Vacation

Employees who are protected by the ESA are entitled to a minimum of two weeks of vacation time per calendar year. Those two weeks must be paid with vacation pay, which is a minimum of 4% of the employee’s gross wages actually earned in that 12 month period. If you’ve granted more vacation time in the employment contract, then you have to honour that amount.

Entitlement to vacation is not reduced by layoff, illness, or leaves of absence.

Unpaid Leave of Absence

Workers who are protected by the ESA, whether part or full time, permanent or temporary, may have the right to take unpaid leave for the following reasons:

  • pregnancy and parental,
  • personal emergency,
  • family caregiver,
  • family medical,
  • critically ill child care,
  • organ donor,
  • crime-related child death or disappearance, and
  • deployment as a military reservist.

An employee may be entitled to more than one of these leaves for the same event. Each leave is separate, and taking one doesn’t affect their ability to take any of the others.

Pregnancy and Parental Leave

Pregnancy leave is up to 17 weeks of job-protected, unpaid time off work. The worker must have started employment at least 13 weeks before the baby’s due date.  The employee is eligible to receive employment insurance during this leave.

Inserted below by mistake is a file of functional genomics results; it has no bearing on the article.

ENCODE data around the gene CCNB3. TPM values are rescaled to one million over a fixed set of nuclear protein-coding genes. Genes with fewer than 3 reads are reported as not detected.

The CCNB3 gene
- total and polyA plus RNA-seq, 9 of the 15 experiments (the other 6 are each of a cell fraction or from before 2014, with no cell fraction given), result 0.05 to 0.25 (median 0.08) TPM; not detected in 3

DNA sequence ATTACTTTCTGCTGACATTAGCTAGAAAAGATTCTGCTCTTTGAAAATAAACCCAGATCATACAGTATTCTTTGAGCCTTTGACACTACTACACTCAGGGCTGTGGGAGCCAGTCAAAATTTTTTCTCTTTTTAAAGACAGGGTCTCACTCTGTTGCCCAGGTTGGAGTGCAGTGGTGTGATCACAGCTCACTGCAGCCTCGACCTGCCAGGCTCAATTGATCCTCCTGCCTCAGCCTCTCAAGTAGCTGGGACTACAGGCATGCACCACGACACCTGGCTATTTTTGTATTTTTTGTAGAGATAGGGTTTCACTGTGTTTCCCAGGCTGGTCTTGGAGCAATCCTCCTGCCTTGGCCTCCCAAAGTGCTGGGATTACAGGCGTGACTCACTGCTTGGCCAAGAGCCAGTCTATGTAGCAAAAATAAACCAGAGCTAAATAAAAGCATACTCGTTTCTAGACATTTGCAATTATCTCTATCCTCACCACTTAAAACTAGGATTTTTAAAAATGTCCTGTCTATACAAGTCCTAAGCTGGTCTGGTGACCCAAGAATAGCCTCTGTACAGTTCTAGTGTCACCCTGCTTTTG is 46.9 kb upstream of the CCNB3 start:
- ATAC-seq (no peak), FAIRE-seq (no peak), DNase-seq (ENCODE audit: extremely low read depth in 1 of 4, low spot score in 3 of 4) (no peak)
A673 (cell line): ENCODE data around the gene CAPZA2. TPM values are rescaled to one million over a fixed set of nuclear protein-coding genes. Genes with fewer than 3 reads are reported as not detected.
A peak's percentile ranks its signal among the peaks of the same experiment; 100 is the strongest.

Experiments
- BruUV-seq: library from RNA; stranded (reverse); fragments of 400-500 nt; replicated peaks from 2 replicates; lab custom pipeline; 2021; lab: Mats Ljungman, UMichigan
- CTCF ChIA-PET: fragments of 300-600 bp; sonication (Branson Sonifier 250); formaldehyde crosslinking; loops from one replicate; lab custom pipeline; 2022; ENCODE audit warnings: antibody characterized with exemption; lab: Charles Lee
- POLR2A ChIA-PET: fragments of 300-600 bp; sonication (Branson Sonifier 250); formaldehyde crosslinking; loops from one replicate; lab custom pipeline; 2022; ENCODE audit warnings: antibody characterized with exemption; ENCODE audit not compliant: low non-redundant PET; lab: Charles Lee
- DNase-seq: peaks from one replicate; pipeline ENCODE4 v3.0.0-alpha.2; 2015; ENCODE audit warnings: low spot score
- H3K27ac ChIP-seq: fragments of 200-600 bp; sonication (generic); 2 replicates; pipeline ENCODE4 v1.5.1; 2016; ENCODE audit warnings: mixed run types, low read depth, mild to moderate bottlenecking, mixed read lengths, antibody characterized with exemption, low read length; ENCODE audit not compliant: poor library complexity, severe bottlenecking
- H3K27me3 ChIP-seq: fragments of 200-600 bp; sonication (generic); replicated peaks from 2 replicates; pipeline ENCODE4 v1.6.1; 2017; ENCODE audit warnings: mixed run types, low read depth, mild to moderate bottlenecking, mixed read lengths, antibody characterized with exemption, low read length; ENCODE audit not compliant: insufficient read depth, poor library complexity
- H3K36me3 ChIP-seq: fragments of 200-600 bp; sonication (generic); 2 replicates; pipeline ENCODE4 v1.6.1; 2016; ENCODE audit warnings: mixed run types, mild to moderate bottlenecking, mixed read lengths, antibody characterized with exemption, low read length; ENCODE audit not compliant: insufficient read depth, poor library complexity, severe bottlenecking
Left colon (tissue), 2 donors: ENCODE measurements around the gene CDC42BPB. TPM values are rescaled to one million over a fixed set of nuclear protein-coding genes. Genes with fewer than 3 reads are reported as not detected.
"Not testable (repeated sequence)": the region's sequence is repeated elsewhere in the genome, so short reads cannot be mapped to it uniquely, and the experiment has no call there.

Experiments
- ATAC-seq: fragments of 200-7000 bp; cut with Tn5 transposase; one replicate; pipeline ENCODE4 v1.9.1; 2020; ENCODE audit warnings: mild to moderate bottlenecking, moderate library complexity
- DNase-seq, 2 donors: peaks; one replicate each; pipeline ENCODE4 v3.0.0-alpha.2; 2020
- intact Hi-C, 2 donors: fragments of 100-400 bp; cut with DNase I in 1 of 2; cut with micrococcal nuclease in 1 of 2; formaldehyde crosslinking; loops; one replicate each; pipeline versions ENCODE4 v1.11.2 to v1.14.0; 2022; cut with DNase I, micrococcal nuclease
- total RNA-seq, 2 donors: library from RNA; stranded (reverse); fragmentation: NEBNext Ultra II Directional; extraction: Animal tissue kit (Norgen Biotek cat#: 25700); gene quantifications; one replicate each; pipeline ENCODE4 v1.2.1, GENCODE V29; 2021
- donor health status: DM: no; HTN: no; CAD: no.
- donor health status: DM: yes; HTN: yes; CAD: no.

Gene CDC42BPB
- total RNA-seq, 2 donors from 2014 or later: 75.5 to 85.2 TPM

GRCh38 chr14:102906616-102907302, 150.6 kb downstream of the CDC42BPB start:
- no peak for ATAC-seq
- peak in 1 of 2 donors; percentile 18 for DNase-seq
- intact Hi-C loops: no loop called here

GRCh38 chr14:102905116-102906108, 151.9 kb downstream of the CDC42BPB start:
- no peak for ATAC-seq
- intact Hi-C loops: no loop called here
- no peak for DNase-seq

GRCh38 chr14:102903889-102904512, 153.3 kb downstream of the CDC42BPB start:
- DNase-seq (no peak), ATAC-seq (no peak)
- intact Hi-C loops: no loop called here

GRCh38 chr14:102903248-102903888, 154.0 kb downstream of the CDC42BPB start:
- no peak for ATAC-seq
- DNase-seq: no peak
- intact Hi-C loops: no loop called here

Parental leave may be taken by any new parent – birth, adopting, or by relationship – once a child is born or comes into their care. Birth mothers may take up to 35 weeks of parental leave, usually dovetailing in with their pregnancy leave for a total of 52 weeks. Birth mothers who do not take pregnancy leave, and all other new parents can take up to 37 weeks of parental leave, starting within a year of the child coming into their care. Parents may, but don’t have to, take their leave at the same time as the other parent.

To be eligible, the worker must have worked for you for at least 13 weeks before the baby came into their care, and must give you at least two weeks’ notice before starting leave.

Personal Emergency Leave

Personal emergency leave is unpaid, job-protected time off work for up to 10 days per calendar year. It’s only available to employees of companies who have 50 or more employees.

This leave may be taken for illness, injury, medical emergency, or related matter of the employee, their immediate family member, or dependent. The employee should inform you as soon as possible – whether that’s before or after they’ve begun the leave.

The 10 days do not have to be taken consecutively. Part days can be counted as a full day.

Family Caregiver Leave